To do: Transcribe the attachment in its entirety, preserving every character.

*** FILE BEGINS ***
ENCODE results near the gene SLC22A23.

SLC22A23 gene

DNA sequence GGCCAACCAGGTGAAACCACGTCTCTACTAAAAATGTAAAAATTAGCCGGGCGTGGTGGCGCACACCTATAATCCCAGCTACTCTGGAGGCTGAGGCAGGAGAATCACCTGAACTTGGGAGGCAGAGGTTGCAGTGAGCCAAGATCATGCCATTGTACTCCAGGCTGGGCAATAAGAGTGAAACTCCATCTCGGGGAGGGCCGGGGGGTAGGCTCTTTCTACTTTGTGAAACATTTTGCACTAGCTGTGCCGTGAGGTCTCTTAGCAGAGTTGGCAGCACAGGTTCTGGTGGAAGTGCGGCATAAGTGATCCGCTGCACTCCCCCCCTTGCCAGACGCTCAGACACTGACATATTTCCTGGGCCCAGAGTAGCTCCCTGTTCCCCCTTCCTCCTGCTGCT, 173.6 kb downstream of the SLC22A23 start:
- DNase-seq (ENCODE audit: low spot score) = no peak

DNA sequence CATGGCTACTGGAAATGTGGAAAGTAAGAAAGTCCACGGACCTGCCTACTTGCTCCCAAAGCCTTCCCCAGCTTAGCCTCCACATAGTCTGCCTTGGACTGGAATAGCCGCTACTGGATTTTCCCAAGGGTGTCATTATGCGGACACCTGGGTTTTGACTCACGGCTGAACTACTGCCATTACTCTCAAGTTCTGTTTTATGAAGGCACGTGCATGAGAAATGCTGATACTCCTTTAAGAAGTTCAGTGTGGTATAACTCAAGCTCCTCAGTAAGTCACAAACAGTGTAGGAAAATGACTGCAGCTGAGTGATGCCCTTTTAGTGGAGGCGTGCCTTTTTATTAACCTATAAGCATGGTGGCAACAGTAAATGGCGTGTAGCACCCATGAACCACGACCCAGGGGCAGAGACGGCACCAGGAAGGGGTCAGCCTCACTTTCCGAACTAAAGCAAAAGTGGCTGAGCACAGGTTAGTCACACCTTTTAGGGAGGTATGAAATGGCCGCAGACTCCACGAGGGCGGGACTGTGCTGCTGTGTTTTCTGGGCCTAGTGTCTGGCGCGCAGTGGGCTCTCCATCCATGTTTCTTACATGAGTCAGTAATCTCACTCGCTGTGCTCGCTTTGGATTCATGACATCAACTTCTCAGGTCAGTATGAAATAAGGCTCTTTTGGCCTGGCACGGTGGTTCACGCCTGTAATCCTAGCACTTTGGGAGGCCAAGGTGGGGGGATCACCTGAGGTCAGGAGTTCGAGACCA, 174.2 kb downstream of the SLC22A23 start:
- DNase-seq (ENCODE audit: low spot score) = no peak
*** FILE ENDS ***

ENCODE results near the gene SLC22A23.

SLC22A23 gene

DNA sequence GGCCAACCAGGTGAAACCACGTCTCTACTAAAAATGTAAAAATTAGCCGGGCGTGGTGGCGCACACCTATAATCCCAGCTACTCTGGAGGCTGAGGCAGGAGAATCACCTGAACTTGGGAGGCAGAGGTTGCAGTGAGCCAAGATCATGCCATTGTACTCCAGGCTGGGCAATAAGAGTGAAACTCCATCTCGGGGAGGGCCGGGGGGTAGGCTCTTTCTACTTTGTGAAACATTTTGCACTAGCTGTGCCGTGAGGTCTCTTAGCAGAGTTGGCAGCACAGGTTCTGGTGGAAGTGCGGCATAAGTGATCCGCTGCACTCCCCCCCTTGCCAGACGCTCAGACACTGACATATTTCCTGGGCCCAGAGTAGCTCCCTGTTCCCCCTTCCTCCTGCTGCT, 173.6 kb downstream of the SLC22A23 start:
- DNase-seq (ENCODE audit: low spot score) = no peak

DNA sequence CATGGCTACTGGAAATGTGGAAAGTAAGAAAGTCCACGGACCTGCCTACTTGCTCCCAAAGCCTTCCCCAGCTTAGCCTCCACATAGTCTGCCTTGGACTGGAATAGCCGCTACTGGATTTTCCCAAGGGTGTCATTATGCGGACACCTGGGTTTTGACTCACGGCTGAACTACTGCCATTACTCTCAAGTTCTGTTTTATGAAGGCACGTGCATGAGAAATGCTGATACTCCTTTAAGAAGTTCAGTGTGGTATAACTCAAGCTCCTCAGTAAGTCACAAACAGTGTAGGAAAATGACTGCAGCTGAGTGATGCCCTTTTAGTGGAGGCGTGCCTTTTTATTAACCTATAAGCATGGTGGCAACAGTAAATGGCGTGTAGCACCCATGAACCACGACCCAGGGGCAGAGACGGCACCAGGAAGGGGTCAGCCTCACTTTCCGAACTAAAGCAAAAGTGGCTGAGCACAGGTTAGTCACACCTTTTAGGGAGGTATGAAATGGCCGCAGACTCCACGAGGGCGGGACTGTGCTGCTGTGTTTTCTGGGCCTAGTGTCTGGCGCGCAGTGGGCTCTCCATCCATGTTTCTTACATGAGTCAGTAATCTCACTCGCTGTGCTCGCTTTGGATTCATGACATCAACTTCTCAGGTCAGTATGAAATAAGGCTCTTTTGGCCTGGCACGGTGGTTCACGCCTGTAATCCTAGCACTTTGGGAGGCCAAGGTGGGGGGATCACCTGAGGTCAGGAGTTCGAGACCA, 174.2 kb downstream of the SLC22A23 start:
- DNase-seq (ENCODE audit: low spot score) = no peak